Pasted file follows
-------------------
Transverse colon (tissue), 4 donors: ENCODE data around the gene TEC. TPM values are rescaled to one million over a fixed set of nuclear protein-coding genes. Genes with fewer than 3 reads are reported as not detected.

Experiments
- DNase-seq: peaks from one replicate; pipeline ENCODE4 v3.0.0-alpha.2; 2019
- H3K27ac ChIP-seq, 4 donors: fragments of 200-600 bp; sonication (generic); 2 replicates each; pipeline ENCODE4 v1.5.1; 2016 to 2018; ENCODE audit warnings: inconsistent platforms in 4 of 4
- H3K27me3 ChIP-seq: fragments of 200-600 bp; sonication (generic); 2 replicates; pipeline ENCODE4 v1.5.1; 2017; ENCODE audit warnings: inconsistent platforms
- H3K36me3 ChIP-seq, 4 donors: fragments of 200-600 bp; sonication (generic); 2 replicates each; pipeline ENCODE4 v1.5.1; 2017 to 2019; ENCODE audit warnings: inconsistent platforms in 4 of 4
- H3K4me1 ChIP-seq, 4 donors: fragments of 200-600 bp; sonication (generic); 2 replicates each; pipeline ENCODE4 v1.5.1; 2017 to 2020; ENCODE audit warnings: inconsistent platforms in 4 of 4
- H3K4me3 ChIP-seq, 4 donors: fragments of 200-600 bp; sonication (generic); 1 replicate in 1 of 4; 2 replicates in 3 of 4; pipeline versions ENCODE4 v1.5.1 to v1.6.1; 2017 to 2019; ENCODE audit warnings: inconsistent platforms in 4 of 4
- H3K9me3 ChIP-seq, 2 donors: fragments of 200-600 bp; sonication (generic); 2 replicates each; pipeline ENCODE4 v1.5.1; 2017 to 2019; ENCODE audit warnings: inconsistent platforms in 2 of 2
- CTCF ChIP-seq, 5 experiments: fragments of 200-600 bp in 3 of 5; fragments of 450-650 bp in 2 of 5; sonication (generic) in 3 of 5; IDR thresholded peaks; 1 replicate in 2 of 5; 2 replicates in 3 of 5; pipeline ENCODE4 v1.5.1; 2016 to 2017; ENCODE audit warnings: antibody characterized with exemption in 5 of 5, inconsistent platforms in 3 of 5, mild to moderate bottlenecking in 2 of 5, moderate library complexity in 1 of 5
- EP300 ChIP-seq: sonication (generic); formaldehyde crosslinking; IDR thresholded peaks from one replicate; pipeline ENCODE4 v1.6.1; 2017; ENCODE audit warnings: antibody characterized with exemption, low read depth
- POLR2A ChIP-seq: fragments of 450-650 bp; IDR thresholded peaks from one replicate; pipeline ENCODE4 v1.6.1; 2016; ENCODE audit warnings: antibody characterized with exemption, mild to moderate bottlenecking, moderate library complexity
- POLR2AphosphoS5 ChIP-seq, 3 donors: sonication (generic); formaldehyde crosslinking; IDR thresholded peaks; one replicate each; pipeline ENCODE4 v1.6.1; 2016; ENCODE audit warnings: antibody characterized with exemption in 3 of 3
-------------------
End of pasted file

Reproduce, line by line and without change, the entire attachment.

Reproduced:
Transverse colon (tissue), 4 donors: ENCODE data around the gene TEC. TPM values are rescaled to one million over a fixed set of nuclear protein-coding genes. Genes with fewer than 3 reads are reported as not detected.

Experiments
- DNase-seq: peaks from one replicate; pipeline ENCODE4 v3.0.0-alpha.2; 2019
- H3K27ac ChIP-seq, 4 donors: fragments of 200-600 bp; sonication (generic); 2 replicates each; pipeline ENCODE4 v1.5.1; 2016 to 2018; ENCODE audit warnings: inconsistent platforms in 4 of 4
- H3K27me3 ChIP-seq: fragments of 200-600 bp; sonication (generic); 2 replicates; pipeline ENCODE4 v1.5.1; 2017; ENCODE audit warnings: inconsistent platforms
- H3K36me3 ChIP-seq, 4 donors: fragments of 200-600 bp; sonication (generic); 2 replicates each; pipeline ENCODE4 v1.5.1; 2017 to 2019; ENCODE audit warnings: inconsistent platforms in 4 of 4
- H3K4me1 ChIP-seq, 4 donors: fragments of 200-600 bp; sonication (generic); 2 replicates each; pipeline ENCODE4 v1.5.1; 2017 to 2020; ENCODE audit warnings: inconsistent platforms in 4 of 4
- H3K4me3 ChIP-seq, 4 donors: fragments of 200-600 bp; sonication (generic); 1 replicate in 1 of 4; 2 replicates in 3 of 4; pipeline versions ENCODE4 v1.5.1 to v1.6.1; 2017 to 2019; ENCODE audit warnings: inconsistent platforms in 4 of 4
- H3K9me3 ChIP-seq, 2 donors: fragments of 200-600 bp; sonication (generic); 2 replicates each; pipeline ENCODE4 v1.5.1; 2017 to 2019; ENCODE audit warnings: inconsistent platforms in 2 of 2
- CTCF ChIP-seq, 5 experiments: fragments of 200-600 bp in 3 of 5; fragments of 450-650 bp in 2 of 5; sonication (generic) in 3 of 5; IDR thresholded peaks; 1 replicate in 2 of 5; 2 replicates in 3 of 5; pipeline ENCODE4 v1.5.1; 2016 to 2017; ENCODE audit warnings: antibody characterized with exemption in 5 of 5, inconsistent platforms in 3 of 5, mild to moderate bottlenecking in 2 of 5, moderate library complexity in 1 of 5
- EP300 ChIP-seq: sonication (generic); formaldehyde crosslinking; IDR thresholded peaks from one replicate; pipeline ENCODE4 v1.6.1; 2017; ENCODE audit warnings: antibody characterized with exemption, low read depth
- POLR2A ChIP-seq: fragments of 450-650 bp; IDR thresholded peaks from one replicate; pipeline ENCODE4 v1.6.1; 2016; ENCODE audit warnings: antibody characterized with exemption, mild to moderate bottlenecking, moderate library complexity
- POLR2AphosphoS5 ChIP-seq, 3 donors: sonication (generic); formaldehyde crosslinking; IDR thresholded peaks; one replicate each; pipeline ENCODE4 v1.6.1; 2016; ENCODE audit warnings: antibody characterized with exemption in 3 of 3